Diagnosis and treatment for Breakthrough Clinical oral pathology case: No. 27

This is the oral pathology case of a six-year-old male who presented with a 7 mm-plus soft, exophytic, dome-like lesion on the lower lip. The child has a habit of biting his lip. His mom reported: "He will bite the bubble and it pops with lots of liquid, but it grows again." Dr. Conway Jensen has a likely—instead of a definitive—diagnosis for the lesion, and here's why.

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This is the case of a six-year-old male who presented with a 7 mm-plus soft, exophytic, dome-like lesion on the lower lip. The child has a habit of biting his lip. His mom reported: "He will bite the bubble and it pops with lots of liquid, but it grows again." Dr. Conway Jensen has a likely—instead of a definitive—diagnosis for the lesion, and here's why.


Editor's note: This article first appeared in DE's Breakthrough Clinical with Stacey Simmons, DDS. Find out more about it and subscribe here.

Last month, I shared the oral pathology case of a healthy six-year-old male who presented for a routine dental visit. The patient was taking no medications and had no known medical allergies. Dental history included a small amount of caries with an anterior crossbite (end to end), as well as a habit of biting his lower lip with his teeth. The parents did not bring the child to the dental office for regular checkups; he had been seen three times in the last three years. At a visit six to seven months ago, the patient had a sore lower lip from biting it all day. There were no soft-tissue findings at the time.

At a six-month checkup, the patient's chief complaint was a large sore on the lower lip that was described as: “comes and goes.” His mom said: "He will bite the bubble and it pops with lots of liquid, but it grows again." She took him to see their primary medical doctor, but reported, "He did not know what to do and suggested we go see our dentist." Mom said the lesion had been present for the past five months and “it seems to get bigger and bigger.”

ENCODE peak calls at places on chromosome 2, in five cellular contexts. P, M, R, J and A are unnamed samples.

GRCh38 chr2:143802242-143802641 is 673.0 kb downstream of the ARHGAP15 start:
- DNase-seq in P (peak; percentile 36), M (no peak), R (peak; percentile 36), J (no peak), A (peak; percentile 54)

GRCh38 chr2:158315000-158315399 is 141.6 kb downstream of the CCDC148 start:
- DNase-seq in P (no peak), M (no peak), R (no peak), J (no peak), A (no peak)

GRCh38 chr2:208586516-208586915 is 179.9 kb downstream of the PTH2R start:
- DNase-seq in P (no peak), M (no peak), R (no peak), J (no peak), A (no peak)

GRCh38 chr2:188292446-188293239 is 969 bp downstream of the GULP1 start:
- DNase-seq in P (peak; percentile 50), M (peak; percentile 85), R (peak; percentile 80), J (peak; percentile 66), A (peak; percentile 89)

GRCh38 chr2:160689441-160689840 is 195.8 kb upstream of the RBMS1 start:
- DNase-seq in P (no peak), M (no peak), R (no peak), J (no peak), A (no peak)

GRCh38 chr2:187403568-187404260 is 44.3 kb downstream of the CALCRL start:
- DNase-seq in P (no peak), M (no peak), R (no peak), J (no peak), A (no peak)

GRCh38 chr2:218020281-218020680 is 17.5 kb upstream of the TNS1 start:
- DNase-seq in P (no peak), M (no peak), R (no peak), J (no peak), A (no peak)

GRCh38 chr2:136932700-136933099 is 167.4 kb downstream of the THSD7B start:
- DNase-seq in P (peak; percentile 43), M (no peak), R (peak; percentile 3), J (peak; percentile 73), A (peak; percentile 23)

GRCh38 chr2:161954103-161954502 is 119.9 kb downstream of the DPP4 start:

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At the recare visit, caries was not present and there was no change in the patient's health history. Clinical assessment on the lower lip revealed:

  • 7 mm-plus soft, exophytic, dome-like lesion
  • Normal lip color
  • Fluid filled with a slightly red base
  • No pain, but the patient was having a hard time eating due to position and size of lesion

When I asked the patient's mom why she hadn't brought her son in sooner, since the lesion had been there for five months, she said, "It does not hurt him, and it goes away after he bites it for a while. I figured we would see you soon anyway."

We referred the patient to an oral and maxillofacial surgeon for evaluation and treatment. Concerned that the mom would not call the oral surgeon to make an appointment, I tried multiple times without success to follow up with her about it. A week later, I confirmed with the oral surgeon's office directly that the patient was indeed on their schedule. However, in the end, the patient’s mom scheduled her son for two appointments with the oral surgeon to have the lesion removed and biopsied, but unfortunately failed to keep both appointments.

The likely diagnosis in this case is oral mucocele, aka mucous retention cyst, from a blocked duct, secondary to chronic lip biting. It is hoped that the patient will eventually have a biopsy so a definitive diagnosis can be rendered. The patient's mom has been advised to be diligent in reminding her son to cease biting his lip.

In situations like this, we can only advise and hope that patients will take our recommendations seriously and follow up with specialists to get the care they need. We always stress that our recommendations are in their best interests; lack of pain and/or symptoms does not necessarily mean that all is well.

Editor's note: This article first appeared in DE's Breakthrough Clinical with Stacey Simmons, DDS. Find out more about it and subscribe here.


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Conwayjensendds 124x124Conway Jensen, DDS, grew up in Calgary, Alberta. He obtained his bachelor’s degree in biology from Oregon State University. During dental school at Marquette University School of Dentistry in Milwaukee, Wisconsin, he received a couple of awards in the field of pediatric dentistry. He completed his pediatric dental training at the Children’s Hospital of Wisconsin. Dr. Jensen is a board-certified pediatric dentist in private practice in Washington State and is involved in the American Academy of Pediatric Dentistry. He is a children’s dentist diplomate of the American Board of Pediatric Dentistry. Outside the office, he spends time with his friends and family, and he enjoys the outdoors and travel.


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